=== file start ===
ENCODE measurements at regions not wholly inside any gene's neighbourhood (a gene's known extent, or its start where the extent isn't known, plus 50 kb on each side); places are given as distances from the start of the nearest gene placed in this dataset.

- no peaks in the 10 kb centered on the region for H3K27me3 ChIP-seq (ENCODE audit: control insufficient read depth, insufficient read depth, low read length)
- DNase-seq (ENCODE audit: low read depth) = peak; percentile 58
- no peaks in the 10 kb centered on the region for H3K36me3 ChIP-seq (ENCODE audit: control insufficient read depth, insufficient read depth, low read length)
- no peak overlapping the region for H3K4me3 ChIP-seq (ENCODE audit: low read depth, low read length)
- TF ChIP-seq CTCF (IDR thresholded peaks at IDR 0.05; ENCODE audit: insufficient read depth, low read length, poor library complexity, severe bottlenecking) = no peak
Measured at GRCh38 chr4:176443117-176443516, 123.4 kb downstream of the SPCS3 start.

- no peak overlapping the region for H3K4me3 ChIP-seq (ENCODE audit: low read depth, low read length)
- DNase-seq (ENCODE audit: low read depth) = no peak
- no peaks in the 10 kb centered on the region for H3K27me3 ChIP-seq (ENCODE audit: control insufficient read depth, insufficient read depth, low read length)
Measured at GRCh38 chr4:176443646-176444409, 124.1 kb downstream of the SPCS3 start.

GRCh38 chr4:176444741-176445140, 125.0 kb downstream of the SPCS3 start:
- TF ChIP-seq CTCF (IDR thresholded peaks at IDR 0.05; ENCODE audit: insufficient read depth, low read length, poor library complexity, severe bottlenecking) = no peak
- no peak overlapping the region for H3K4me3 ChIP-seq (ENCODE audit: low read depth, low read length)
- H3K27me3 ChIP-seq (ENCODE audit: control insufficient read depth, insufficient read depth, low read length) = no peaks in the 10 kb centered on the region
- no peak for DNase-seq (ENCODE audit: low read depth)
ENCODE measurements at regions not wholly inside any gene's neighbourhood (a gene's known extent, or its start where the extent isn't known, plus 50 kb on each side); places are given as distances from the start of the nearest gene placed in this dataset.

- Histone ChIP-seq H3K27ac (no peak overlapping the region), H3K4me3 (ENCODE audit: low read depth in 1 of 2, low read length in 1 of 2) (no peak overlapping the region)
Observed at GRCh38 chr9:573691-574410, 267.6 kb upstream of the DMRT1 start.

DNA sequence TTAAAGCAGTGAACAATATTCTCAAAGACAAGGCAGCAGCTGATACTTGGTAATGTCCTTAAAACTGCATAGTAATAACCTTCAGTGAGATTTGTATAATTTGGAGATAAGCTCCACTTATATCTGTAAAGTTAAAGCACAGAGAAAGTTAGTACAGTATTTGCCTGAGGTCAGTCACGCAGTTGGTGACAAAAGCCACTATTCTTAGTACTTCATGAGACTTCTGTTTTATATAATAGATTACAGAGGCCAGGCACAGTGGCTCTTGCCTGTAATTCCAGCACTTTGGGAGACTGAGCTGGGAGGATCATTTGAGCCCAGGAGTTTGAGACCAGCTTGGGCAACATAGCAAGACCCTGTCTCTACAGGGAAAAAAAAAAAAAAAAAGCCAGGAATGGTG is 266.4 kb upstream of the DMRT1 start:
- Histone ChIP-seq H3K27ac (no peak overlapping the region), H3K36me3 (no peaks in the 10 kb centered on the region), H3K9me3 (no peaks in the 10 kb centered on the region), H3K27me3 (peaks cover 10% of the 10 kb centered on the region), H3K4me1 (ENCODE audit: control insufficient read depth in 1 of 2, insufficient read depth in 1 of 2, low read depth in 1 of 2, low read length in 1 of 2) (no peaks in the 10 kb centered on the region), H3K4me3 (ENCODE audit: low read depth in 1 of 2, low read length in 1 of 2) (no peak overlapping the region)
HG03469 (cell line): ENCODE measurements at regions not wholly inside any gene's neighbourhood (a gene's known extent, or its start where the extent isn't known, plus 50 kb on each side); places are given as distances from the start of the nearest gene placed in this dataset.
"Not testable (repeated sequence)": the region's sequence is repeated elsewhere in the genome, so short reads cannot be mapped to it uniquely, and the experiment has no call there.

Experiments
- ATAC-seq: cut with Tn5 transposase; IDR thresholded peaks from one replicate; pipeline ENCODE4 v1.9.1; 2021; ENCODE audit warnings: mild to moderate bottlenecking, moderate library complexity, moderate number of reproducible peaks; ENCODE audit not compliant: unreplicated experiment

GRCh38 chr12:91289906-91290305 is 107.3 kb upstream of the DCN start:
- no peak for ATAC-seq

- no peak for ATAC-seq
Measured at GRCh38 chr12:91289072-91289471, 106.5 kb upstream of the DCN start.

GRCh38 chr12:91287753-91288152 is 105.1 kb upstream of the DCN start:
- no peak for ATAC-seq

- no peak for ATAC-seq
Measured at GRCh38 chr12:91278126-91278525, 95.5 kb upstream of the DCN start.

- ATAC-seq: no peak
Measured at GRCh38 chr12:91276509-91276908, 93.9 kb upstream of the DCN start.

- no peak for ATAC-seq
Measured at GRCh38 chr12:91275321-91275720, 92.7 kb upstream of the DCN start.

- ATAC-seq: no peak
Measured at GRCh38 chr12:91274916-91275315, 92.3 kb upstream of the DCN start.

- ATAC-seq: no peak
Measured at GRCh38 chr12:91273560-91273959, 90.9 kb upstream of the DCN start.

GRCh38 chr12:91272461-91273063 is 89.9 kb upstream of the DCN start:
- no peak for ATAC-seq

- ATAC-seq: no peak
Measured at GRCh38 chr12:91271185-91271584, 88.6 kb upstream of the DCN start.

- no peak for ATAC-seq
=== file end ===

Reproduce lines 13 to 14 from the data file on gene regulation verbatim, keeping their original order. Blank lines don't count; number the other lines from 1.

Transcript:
- TF ChIP-seq CTCF (IDR thresholded peaks at IDR 0.05; ENCODE audit: insufficient read depth, low read length, poor library complexity, severe bottlenecking) = no peak
- no peak overlapping the region for H3K4me3 ChIP-seq (ENCODE audit: low read depth, low read length)